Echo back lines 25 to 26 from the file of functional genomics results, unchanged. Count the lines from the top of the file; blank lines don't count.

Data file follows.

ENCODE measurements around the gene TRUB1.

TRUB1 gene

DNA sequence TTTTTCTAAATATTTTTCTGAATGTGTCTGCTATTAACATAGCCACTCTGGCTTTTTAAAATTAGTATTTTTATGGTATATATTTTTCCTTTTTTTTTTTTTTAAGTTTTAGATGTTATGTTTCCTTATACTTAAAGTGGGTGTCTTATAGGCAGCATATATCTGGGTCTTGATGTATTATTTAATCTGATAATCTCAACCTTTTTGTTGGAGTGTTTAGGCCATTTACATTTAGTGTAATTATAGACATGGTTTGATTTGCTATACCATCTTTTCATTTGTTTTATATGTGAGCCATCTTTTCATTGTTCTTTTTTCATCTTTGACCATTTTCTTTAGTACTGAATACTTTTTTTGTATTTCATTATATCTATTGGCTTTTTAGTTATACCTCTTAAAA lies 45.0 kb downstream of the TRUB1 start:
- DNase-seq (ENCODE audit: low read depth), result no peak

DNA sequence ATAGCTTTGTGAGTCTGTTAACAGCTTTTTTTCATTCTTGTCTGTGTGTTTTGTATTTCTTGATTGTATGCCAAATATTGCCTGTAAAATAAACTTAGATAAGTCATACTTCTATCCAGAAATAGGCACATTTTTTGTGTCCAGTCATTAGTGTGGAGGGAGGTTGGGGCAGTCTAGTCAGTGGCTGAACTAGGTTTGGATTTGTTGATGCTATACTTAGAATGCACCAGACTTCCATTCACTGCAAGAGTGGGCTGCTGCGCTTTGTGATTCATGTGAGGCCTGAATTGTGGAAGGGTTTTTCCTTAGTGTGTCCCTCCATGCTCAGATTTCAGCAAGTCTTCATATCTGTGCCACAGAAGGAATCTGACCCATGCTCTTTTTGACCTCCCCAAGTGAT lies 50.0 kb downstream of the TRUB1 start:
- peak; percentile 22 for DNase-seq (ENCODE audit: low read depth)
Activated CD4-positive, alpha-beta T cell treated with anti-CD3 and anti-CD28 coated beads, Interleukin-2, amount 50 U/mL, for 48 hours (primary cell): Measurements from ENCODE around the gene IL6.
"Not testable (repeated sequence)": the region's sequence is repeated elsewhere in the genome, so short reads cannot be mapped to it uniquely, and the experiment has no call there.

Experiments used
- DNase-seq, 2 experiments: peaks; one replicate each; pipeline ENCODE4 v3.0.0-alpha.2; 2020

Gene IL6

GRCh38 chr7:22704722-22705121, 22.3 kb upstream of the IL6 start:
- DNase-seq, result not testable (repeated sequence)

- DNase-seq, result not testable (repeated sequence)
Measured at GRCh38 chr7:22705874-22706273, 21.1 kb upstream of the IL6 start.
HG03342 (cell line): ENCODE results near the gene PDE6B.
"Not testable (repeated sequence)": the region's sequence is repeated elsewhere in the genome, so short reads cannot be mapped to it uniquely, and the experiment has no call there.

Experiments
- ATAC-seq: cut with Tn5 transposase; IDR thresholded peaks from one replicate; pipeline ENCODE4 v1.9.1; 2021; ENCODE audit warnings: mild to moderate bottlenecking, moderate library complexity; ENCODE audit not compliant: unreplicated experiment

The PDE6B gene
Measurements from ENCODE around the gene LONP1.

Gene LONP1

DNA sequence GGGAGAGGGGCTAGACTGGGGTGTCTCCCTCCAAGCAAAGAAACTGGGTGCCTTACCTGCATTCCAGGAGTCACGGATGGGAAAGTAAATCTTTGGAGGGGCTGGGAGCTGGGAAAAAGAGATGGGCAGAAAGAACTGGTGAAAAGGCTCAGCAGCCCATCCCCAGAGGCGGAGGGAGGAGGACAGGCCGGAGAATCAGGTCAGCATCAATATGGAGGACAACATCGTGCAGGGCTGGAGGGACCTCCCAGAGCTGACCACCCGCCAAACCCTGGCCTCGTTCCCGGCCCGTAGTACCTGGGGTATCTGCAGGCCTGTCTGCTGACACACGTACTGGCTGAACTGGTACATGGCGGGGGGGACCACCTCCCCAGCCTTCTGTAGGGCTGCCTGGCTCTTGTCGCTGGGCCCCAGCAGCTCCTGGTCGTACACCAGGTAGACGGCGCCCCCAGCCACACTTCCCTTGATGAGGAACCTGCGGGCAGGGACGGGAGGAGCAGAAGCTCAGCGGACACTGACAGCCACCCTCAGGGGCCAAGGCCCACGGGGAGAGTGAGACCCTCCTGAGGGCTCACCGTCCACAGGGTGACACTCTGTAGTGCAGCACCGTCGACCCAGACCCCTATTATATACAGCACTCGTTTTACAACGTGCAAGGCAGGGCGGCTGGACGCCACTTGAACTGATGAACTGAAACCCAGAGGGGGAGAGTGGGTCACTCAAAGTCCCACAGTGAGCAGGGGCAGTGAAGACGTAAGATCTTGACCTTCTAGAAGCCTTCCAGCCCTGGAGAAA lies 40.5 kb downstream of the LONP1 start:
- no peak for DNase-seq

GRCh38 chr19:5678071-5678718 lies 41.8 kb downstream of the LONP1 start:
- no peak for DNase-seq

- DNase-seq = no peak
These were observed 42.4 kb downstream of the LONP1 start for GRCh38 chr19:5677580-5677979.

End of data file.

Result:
GRCh38 chr19:5678071-5678718 lies 41.8 kb downstream of the LONP1 start:
- no peak for DNase-seq